In 1993, Machines of Loving Grace entered the studio with producer Roli Mosimann (who had previously worked with bands such as New Order and The The). During the recording process, Stewart departed from the band but still contributed additional bass to the album.[5] The band wrote over 20 songs for the album, and were more motivated due to the fact that their first album was essentially released without any alterations.[4] The band released their second album titled Concentration in September 1993. It received wider distribution than their self-titled album due to a deal with Atlantic Records. "Butterfly Wings" was the lead single and it peaked at No. 13 on the Modern Rock Tracks chart. Promotional singles for "Perfect Tan (Bikini Atoll)", "If I Should Explode", and "Acceleration" were released as well.[7][8] For the tour in support of Concentration, the band added Ray Riendeau to the lineup as bassist.[1]

In early 1994, Machines of Loving Grace went on tour with Course of Empire to promote Concentration.[1] That same year, Machines of Loving Grace contributed the song "Golgotha Tenement Blues" to the soundtrack of The Crow. It was also released as a standalone single.[9] They were involved with the film early on since they were the first band contacted for the soundtrack. Ultimately, the soundtrack peaked at No. 1 on the Billboard 200 chart and went on to receive multiple sales certifications from the US, Australia, Canada, and the UK. Also in 1994, "Butterfly Wings" appeared in an episode of the show Due South.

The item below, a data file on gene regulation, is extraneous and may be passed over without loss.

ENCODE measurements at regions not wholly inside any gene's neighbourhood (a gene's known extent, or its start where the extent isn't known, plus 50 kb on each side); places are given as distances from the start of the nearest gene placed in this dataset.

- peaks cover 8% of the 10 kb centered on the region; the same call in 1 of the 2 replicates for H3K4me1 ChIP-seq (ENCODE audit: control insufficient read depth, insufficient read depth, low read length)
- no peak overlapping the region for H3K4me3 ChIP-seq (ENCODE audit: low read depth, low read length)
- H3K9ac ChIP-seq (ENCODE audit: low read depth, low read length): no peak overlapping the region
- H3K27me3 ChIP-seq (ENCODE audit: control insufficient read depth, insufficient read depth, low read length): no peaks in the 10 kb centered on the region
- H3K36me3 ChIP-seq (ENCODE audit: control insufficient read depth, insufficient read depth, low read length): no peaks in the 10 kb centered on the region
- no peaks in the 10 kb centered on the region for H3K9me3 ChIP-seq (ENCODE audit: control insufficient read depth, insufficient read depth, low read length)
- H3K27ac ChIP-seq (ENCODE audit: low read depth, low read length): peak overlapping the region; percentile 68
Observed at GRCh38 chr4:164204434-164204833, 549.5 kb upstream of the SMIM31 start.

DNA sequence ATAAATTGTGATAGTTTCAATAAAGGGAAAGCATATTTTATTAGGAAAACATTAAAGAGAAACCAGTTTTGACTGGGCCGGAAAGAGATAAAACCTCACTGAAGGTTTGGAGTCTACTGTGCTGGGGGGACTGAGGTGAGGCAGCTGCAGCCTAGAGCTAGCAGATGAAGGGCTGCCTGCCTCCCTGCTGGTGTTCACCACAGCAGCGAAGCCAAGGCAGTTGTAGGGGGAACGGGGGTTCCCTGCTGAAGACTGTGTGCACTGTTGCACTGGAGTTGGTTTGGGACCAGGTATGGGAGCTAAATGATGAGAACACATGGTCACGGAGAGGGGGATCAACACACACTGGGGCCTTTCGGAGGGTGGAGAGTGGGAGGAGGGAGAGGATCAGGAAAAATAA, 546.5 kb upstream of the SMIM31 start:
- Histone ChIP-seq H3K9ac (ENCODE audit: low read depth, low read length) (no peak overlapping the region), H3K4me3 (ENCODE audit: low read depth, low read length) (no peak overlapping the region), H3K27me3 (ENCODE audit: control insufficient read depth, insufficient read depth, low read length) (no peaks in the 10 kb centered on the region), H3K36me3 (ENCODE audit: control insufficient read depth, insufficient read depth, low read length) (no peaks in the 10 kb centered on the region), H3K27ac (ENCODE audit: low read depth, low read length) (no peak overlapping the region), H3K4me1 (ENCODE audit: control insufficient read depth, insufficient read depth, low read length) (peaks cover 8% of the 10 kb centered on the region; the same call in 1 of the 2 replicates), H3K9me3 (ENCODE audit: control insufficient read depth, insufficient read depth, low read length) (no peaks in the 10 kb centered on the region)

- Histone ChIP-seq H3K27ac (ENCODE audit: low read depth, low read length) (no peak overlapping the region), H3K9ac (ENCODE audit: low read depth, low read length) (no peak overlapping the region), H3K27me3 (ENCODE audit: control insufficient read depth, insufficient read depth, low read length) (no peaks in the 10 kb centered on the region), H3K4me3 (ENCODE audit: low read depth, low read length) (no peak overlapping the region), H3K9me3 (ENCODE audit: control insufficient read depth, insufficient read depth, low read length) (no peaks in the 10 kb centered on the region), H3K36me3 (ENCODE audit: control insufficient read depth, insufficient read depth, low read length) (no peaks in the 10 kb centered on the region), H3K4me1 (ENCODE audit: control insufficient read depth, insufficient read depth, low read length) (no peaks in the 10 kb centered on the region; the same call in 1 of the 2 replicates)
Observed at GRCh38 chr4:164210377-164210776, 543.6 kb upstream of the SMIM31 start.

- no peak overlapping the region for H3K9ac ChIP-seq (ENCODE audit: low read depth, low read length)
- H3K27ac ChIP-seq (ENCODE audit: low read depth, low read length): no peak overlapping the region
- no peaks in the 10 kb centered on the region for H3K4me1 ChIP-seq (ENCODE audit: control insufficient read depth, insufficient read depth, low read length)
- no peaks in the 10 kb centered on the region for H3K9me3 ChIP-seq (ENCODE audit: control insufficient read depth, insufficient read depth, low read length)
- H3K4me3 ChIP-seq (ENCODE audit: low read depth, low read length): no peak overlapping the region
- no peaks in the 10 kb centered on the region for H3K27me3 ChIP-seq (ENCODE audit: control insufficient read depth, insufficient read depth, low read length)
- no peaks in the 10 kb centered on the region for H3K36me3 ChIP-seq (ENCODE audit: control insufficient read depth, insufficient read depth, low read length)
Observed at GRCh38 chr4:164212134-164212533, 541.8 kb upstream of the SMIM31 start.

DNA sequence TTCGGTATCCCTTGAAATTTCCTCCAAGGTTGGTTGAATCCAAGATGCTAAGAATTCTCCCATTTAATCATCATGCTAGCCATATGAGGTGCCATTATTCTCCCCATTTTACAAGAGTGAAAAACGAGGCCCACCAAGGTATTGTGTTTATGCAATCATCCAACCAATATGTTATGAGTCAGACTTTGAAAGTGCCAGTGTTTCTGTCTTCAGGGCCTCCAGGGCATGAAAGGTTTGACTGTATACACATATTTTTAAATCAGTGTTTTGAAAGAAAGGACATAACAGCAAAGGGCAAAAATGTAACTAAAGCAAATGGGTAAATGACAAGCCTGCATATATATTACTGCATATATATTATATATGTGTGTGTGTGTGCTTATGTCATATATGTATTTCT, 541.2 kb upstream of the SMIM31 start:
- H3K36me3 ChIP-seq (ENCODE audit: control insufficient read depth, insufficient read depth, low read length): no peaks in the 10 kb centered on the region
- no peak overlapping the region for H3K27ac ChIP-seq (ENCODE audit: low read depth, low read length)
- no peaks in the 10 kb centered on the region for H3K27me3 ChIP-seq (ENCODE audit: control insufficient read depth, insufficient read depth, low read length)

Gilt, disbandment, and The Machines project (1995–1999)[edit]

In 1995, Kemp departed from the band. The remaining four members then started work on their third album with Sylvia Massy (who had previously worked with bands such as Green Jellö and Tool) as producer. Influenced by the extensive touring behind Concentration, the band opted for a rawer sound more akin to a live setting for their third album. During the recording process, Kupers left the band.[8] The lineup was then expanded with Tom Coffeen (previously a member of Beats the Hell Out of Me) on guitars and David Suycott (previously a member of Stabbing Westward) on drums. The end result was Gilt (initially called Gilt After Tris), released in September 1995.[10] Around the same time, a slight remix of the Gilt track "Richest Junkie Still Alive" appeared on the soundtrack to the film Hackers. Both the remix version and the original version were released as singles. Shortly after the release of Gilt, Coffeen was replaced on guitars by Greg Suran. In late 1995, Machines of Loving Grace opened for Jim Rose Circus. From the end of 1995 to the beginning of 1996, Machines of Loving Grace toured alongside Korn, Grotus, and Chemlab throughout the US. Later on in 1996, "Tryst" (off of Gilt) appeared on the soundtrack to Mega Man (a TV show adaption).[11]